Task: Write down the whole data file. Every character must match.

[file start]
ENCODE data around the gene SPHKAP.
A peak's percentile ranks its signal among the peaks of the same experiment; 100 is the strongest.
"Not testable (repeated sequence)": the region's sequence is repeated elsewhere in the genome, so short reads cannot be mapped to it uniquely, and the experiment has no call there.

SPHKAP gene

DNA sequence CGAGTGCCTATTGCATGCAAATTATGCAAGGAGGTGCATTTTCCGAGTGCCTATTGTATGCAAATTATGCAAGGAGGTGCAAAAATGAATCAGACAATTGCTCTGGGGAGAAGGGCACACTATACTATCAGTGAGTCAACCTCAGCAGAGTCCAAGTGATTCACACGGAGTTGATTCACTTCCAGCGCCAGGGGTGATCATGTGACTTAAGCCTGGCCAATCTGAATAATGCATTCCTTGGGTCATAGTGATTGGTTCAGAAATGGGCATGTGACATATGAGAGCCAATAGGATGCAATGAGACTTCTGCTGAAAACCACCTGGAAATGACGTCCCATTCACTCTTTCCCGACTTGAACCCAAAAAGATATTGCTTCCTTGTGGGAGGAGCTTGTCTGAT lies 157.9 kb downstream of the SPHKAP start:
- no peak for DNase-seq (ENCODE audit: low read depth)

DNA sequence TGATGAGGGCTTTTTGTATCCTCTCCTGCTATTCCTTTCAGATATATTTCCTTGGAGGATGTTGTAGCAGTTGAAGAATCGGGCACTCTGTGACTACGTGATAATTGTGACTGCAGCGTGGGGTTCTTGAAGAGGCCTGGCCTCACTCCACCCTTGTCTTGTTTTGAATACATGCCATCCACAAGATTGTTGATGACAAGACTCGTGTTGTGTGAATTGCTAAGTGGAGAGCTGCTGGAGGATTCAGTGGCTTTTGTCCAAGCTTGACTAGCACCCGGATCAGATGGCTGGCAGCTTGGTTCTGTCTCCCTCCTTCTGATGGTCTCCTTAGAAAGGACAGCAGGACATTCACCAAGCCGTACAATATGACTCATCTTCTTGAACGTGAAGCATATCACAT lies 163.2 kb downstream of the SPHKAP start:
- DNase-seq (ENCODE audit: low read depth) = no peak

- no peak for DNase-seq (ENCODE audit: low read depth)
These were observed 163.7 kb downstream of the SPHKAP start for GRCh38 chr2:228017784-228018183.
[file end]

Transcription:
ENCODE data around the gene SPHKAP.
A peak's percentile ranks its signal among the peaks of the same experiment; 100 is the strongest.
"Not testable (repeated sequence)": the region's sequence is repeated elsewhere in the genome, so short reads cannot be mapped to it uniquely, and the experiment has no call there.

SPHKAP gene

DNA sequence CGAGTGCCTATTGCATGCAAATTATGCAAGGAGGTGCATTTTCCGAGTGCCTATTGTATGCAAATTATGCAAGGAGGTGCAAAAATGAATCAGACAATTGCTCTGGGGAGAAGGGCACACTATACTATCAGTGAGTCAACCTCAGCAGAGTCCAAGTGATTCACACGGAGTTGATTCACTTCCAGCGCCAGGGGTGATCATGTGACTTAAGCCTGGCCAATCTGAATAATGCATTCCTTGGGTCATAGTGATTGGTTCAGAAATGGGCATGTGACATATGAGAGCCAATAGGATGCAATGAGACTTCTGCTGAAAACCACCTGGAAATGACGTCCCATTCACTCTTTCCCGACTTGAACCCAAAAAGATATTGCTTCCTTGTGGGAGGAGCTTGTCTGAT lies 157.9 kb downstream of the SPHKAP start:
- no peak for DNase-seq (ENCODE audit: low read depth)

DNA sequence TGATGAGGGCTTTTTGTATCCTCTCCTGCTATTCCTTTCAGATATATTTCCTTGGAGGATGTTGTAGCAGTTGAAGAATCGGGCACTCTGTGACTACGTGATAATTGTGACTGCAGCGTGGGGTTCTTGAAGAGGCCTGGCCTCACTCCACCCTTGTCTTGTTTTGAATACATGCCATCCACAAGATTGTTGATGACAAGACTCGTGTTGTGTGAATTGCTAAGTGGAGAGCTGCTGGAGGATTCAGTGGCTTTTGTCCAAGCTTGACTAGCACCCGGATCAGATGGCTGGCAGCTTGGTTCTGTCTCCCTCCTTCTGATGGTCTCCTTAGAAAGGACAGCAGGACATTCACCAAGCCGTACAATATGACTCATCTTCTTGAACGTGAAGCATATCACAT lies 163.2 kb downstream of the SPHKAP start:
- DNase-seq (ENCODE audit: low read depth) = no peak

- no peak for DNase-seq (ENCODE audit: low read depth)
These were observed 163.7 kb downstream of the SPHKAP start for GRCh38 chr2:228017784-228018183.